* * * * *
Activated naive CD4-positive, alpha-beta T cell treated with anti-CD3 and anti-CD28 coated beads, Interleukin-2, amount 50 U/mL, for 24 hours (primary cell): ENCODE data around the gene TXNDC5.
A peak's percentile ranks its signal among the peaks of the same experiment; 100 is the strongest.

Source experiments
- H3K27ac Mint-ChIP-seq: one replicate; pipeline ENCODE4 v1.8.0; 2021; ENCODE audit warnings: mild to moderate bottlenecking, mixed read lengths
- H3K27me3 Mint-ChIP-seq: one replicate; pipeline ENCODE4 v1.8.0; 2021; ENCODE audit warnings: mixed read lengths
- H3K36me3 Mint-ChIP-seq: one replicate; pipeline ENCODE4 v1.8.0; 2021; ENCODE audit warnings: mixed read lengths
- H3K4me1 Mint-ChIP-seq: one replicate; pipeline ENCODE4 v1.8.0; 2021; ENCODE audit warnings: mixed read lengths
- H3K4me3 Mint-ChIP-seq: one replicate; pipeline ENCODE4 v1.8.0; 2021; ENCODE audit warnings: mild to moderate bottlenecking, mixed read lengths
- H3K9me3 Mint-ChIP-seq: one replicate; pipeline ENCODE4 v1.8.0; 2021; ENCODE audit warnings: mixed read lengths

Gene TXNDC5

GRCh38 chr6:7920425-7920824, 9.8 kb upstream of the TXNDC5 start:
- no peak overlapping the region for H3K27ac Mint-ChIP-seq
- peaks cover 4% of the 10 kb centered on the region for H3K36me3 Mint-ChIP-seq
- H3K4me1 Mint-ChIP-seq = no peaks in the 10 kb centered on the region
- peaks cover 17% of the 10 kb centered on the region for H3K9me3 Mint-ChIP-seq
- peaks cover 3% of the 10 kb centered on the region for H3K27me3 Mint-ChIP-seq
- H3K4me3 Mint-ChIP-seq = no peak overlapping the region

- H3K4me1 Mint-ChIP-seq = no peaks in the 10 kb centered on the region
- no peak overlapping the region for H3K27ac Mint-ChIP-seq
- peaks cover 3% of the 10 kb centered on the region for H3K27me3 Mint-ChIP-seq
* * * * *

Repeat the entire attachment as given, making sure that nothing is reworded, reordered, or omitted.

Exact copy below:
Activated naive CD4-positive, alpha-beta T cell treated with anti-CD3 and anti-CD28 coated beads, Interleukin-2, amount 50 U/mL, for 24 hours (primary cell): ENCODE data around the gene TXNDC5.
A peak's percentile ranks its signal among the peaks of the same experiment; 100 is the strongest.

Source experiments
- H3K27ac Mint-ChIP-seq: one replicate; pipeline ENCODE4 v1.8.0; 2021; ENCODE audit warnings: mild to moderate bottlenecking, mixed read lengths
- H3K27me3 Mint-ChIP-seq: one replicate; pipeline ENCODE4 v1.8.0; 2021; ENCODE audit warnings: mixed read lengths
- H3K36me3 Mint-ChIP-seq: one replicate; pipeline ENCODE4 v1.8.0; 2021; ENCODE audit warnings: mixed read lengths
- H3K4me1 Mint-ChIP-seq: one replicate; pipeline ENCODE4 v1.8.0; 2021; ENCODE audit warnings: mixed read lengths
- H3K4me3 Mint-ChIP-seq: one replicate; pipeline ENCODE4 v1.8.0; 2021; ENCODE audit warnings: mild to moderate bottlenecking, mixed read lengths
- H3K9me3 Mint-ChIP-seq: one replicate; pipeline ENCODE4 v1.8.0; 2021; ENCODE audit warnings: mixed read lengths

Gene TXNDC5

GRCh38 chr6:7920425-7920824, 9.8 kb upstream of the TXNDC5 start:
- no peak overlapping the region for H3K27ac Mint-ChIP-seq
- peaks cover 4% of the 10 kb centered on the region for H3K36me3 Mint-ChIP-seq
- H3K4me1 Mint-ChIP-seq = no peaks in the 10 kb centered on the region
- peaks cover 17% of the 10 kb centered on the region for H3K9me3 Mint-ChIP-seq
- peaks cover 3% of the 10 kb centered on the region for H3K27me3 Mint-ChIP-seq
- H3K4me3 Mint-ChIP-seq = no peak overlapping the region

- H3K4me1 Mint-ChIP-seq = no peaks in the 10 kb centered on the region
- no peak overlapping the region for H3K27ac Mint-ChIP-seq
- peaks cover 3% of the 10 kb centered on the region for H3K27me3 Mint-ChIP-seq